Directions:
    From the well signed turnout near Cougar Rock (on the way to Paradise) follow the wonderland trail 1.3 miles east to the overlook of Carter Falls. Proceed for another few hundred feet to Madcap Falls.

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  • GuthrieColin's Profile Photo

    Lower Dalles Creek Falls

    by GuthrieColin Written May 26, 2008

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    Dalles Creek Falls
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    At 280 feet (85 meters) Lower Dalles Creek Falls is no slouch. In the heavy snowmelt season this waterfall looses some of its beauty. Seeing it in a later summertime level will be much more rewarding. When the creek is flowing to heavily the mist from the falls will give you quite a shower at the base and ruin your chances of getting good pictures.
    Also notable is the creeks loss of volume over its last leg. After cascading over Lower Dalles Creek Falls it seems like the volume of the stream is cut nearly in half. Just a short distance further downstream the creek is crossed on a very primitive log jam turned bridge.

    Directions:
    From the Skookum Falls viewpoint proceed just 1/5 mile further to a turnout where Palisades Trail # 1198 begins. Follow the trail for about one and a half mile to the falls.

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  • glabah's Profile Photo

    Wildflowers and Plants in October

    by glabah Written Dec 6, 2011

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    A Few Blooms Linger on in October
    4 more images

    The growing season is very short in the 5,000 foot and above altitudes. With so few weeks available for blooming and growing, it is not unusual for a few of the flowers to be in bloom, even in October (if the snow hasn't come by then).

    Certainly, by October things are towards the end of their season, and many of the flowers are certainly on their way out. There are some that linger.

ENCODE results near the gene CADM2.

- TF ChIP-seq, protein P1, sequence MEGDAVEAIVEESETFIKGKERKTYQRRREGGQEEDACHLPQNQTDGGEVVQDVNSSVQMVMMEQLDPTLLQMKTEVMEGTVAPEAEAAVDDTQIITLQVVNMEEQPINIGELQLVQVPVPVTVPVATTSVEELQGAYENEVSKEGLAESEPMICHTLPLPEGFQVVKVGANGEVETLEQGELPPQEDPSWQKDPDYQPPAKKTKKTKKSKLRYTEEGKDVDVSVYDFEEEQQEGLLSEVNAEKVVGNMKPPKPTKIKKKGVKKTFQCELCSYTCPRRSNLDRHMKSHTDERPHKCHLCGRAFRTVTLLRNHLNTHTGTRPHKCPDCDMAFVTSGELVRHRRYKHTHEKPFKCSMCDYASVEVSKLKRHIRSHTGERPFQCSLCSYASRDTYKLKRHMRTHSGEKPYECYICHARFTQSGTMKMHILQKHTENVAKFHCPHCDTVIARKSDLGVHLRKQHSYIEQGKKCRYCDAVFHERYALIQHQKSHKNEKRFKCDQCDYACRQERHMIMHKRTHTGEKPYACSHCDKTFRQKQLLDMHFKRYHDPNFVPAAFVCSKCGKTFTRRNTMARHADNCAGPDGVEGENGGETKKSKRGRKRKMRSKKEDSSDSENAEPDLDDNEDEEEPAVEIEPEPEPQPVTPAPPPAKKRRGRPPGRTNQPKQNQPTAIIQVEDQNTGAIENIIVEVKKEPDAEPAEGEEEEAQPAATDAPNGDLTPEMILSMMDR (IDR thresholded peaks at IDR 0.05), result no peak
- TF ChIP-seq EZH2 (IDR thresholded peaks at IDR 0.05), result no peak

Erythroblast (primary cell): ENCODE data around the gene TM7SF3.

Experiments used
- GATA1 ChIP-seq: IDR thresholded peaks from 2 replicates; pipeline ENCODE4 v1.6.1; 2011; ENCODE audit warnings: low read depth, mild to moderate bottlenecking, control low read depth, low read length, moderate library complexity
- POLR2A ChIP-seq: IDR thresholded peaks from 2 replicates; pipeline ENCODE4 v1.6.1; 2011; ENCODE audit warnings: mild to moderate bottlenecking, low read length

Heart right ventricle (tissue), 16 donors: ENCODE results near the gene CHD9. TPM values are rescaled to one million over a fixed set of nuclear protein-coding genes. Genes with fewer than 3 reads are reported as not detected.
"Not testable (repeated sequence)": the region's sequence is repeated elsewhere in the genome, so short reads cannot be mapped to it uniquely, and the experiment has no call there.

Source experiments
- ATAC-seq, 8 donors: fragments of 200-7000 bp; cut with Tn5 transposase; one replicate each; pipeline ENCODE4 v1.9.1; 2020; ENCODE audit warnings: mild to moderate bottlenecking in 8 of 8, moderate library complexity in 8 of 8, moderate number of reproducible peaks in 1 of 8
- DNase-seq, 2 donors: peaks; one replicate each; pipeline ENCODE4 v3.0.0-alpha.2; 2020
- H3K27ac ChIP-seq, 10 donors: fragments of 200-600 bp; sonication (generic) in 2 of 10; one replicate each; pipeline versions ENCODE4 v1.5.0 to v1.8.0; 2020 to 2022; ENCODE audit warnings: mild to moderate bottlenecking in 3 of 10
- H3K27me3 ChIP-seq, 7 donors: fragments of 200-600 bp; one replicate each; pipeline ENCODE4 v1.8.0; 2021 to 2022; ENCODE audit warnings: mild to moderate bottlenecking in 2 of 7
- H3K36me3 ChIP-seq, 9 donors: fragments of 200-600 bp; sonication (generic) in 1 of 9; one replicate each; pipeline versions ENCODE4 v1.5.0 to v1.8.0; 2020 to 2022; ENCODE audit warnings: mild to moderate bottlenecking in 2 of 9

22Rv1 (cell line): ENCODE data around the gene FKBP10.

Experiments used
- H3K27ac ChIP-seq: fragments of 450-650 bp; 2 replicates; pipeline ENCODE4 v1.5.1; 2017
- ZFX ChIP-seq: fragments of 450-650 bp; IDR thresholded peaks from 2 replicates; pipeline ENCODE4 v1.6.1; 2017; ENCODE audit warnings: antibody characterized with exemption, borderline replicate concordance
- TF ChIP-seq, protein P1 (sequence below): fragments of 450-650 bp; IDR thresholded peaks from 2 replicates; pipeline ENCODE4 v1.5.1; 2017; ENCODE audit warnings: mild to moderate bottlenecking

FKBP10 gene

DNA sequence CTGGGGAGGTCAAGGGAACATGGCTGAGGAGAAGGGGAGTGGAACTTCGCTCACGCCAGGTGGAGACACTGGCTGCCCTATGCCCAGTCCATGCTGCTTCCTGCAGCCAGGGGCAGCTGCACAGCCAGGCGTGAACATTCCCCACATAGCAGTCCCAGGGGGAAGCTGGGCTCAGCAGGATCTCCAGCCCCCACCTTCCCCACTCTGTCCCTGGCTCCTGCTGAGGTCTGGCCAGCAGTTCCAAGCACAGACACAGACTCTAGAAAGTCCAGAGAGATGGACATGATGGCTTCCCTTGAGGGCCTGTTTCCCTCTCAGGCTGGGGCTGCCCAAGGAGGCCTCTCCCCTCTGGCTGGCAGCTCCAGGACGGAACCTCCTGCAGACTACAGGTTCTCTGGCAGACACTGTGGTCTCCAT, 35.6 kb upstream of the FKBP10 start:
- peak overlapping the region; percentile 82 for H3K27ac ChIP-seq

Keep in mind that many of the flowers that grow at this altitude are very small. Even those on the bushes are just tiny dots. You may have to look very closely at many of the plants to discover their flowers.

    Obviously, spring is the best time to come, but as to what month that happens depends on the year. Sometimes the snow melt may not happen until June, or even later at some of the locations in the park.

    All of these photographs were taken in the Paradise area in mid-October, with a small amount of snow on the ground near the Paradise visitor's center due to a recent snow fall - so even if a little snow has fallen there can still be blooms if it doesn't stay around too long.

    The web site below is one of several that are not affiliated with the Naitonal Park, but describe some of the flowers that grow in this area.

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  • glabah's Profile Photo

    Martha Falls

    by glabah Written Oct 28, 2011

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    Martha Falls plunges Down Side of Stevens Canyon

    I'm not sure that much of anything these days falls into the "off the beaten path" category in Mount Rainier National Park, but these falls are at least one of the lesser appreciated attractions in the park, even though several thousand people drive past them on certain days.

    Located several miles east of the Reflection Lakes area, Unicorn Creek falls from near the summit of Unicorn Peak (6,917 ft / 2108 m) down the slope of Stevens Canyon into Stevens Creek below. While it doesn't move much water, the long cascade down the side of the hill displays one of the many locations that make this one of the most attractive places remaining in the region.

    From Paradise or Reflection Lake head east, or west from Box Canyon. The road makes several hairpin turns as it enters and leaves Stevens Canyon, and on the south side of the road there are turn off points for views into the Canyon. Martha Falls is across the canyon from the first of these.

    It is possible to get quite close to the falls on the "Wonderland Trail" as it descends into the canyon between Louise Lake and Box Canyon.

    The Stevens Canyon Road is only open from June to October during most years.

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  • goingsolo's Profile Photo

    Snow in Paradise

    by goingsolo Written Jul 7, 2004

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    Paradise

    Paradise is located at about 5,600 feet, approximately a mile above sea level. It receives an average annual precipitation of 600 inches per year. During the winter of 1971-1972, 1,172 inches of snow fell, which is a world's record. At least it is according to the nps website.

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Mount Rainier National Park Off The Beaten Path